Although the Interim Final Rule was effective as of its date of promulgation, to allow covered persons to make any necessary operational changes, compliance was not mandatory until January 19, 2010. The Board sought comment on all aspects of the Interim Final Rule, and specifically invited input on the following topics:9
if the Board should mandate any additional disclosures.
1 Public Law 111-22, 123 Stat. 1632, available at http://frwebgate.access.gpo.gov/cgi-bin/getdoc.cgi?dbname=111_cong_public_laws&docid=f:publ022.111.pdf.
2 The new subsection 131(g) of TILA is codified at 15 U.S.C. 1641(g).
3 The definition of “mortgage loan” in Section 404(b) of the Act encompasses both closed-end and open-ended mortgage loans, regardless of lien position.
4 The Interim Final Rule amends Regulation Z by implementing Section 131(g) of the Truth in Lending Act. See “Truth in Lending: Interim final rule; request for public comment,” Federal Register 74 (November 20, 2009): 60143 – 60153, available at http://www.federalreserve.gov/reportforms/formsreview/RegZ_20091120_ifr.pdf.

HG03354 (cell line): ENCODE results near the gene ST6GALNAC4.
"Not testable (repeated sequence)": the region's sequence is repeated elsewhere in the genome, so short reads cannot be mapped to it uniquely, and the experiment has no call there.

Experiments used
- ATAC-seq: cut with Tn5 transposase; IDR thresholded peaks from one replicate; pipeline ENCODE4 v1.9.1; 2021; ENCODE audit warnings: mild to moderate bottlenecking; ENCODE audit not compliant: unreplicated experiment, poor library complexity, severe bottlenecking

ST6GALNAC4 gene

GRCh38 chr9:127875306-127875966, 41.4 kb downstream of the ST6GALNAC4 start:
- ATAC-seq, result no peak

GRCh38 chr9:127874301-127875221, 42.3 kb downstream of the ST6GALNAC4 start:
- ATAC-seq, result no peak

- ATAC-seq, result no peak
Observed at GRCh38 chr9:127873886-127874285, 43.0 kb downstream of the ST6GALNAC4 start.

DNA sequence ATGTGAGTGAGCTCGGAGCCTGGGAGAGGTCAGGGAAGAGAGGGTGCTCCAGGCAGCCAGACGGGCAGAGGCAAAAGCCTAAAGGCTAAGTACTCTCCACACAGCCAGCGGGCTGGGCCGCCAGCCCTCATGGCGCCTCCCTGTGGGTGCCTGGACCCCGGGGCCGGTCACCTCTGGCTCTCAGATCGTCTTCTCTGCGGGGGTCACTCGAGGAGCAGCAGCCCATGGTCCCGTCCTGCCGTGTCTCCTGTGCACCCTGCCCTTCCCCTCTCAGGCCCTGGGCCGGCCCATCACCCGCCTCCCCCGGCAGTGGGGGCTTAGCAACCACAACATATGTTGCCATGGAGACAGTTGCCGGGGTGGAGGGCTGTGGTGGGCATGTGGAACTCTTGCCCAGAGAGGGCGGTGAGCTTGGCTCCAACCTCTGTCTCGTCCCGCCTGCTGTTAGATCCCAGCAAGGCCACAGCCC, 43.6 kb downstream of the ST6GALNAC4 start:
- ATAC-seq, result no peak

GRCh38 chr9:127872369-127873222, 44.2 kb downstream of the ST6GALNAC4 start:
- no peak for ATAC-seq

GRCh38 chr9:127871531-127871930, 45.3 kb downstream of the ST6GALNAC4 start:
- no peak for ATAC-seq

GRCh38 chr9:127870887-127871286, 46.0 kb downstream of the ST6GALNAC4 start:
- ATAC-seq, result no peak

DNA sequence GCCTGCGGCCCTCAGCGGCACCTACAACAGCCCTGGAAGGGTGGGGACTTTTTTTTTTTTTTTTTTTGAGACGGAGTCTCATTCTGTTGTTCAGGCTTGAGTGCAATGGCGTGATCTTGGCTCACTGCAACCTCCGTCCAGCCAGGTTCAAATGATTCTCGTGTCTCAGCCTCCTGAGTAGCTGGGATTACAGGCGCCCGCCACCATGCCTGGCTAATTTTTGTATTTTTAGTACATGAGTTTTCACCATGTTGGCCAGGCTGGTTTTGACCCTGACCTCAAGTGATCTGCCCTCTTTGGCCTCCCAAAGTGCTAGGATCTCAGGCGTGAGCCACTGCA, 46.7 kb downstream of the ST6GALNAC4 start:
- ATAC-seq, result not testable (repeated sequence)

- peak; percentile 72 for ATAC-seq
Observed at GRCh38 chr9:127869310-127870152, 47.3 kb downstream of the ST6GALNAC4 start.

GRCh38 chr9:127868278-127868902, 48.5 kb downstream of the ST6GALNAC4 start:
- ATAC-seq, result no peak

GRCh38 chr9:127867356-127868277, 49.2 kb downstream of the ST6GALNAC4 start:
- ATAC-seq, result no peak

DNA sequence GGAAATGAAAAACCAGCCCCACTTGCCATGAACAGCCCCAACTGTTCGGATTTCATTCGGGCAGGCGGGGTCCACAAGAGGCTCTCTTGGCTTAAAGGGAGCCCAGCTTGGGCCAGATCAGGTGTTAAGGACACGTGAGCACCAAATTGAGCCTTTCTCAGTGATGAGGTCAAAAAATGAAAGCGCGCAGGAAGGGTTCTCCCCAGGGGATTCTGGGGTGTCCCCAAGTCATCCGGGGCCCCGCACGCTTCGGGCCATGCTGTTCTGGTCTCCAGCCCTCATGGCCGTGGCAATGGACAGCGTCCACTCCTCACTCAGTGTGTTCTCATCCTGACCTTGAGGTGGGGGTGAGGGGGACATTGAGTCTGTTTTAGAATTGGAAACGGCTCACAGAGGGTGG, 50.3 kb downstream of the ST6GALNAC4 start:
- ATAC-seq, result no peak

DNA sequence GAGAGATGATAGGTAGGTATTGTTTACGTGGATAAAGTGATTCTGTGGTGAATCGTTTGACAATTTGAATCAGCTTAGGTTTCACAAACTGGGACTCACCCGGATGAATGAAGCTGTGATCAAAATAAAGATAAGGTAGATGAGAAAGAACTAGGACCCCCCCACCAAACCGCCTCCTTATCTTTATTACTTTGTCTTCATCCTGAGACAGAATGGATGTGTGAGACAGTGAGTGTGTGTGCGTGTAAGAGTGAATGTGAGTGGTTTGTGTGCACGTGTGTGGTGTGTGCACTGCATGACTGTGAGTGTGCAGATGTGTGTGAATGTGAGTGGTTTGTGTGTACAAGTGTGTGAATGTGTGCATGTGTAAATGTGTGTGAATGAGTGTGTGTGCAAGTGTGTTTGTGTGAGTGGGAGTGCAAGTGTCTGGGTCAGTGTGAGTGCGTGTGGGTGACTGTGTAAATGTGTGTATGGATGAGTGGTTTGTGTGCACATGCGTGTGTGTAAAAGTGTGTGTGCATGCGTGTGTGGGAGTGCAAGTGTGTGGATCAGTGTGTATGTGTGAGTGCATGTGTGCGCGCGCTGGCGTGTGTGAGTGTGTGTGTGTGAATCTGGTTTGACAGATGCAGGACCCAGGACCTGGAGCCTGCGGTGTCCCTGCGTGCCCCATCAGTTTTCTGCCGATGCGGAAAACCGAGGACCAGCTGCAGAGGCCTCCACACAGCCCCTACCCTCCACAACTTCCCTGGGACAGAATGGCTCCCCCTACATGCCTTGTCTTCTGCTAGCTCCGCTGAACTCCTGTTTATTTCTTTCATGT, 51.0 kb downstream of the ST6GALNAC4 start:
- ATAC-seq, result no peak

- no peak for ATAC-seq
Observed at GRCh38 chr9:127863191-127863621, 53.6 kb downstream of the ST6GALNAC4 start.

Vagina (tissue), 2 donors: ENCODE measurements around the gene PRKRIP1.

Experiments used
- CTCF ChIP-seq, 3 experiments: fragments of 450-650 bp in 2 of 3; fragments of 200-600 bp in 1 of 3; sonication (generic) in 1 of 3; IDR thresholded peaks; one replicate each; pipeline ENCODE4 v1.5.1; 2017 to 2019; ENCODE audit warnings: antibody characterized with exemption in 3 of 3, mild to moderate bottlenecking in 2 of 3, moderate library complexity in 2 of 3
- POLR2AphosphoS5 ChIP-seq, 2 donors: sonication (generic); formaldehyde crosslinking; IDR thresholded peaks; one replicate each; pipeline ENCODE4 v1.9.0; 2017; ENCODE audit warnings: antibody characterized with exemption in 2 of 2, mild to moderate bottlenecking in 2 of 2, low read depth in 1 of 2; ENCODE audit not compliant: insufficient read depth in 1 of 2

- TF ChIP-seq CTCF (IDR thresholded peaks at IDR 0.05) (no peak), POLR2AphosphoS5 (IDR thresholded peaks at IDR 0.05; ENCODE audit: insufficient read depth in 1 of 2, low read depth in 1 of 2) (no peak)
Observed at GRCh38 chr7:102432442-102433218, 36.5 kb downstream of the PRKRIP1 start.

5 Covered persons is the term used in the Interim Final Rule to refer to purchasers or assignees of mortgage loans subject to the Act. See below under “Definition of ‘Creditor’ for the Purposes of the Act.”
7 To avoid confusion between the usage of the definition of creditor generally within TILA, and the Board’s interpretation of its intended use in the Act, the Board uses the defined term “covered person” in place of “creditor” in the Interim Final Rule. This memorandum follows that convention, using the term “covered person” to refer to “creditors” as that term is used in Section 404(a) of the Act.
8 It should be noted that delivering prospective notice of the second transfer can be problematic if the second transfer subsequently fails to occur.
9 The comment period expired on January 19, 2010.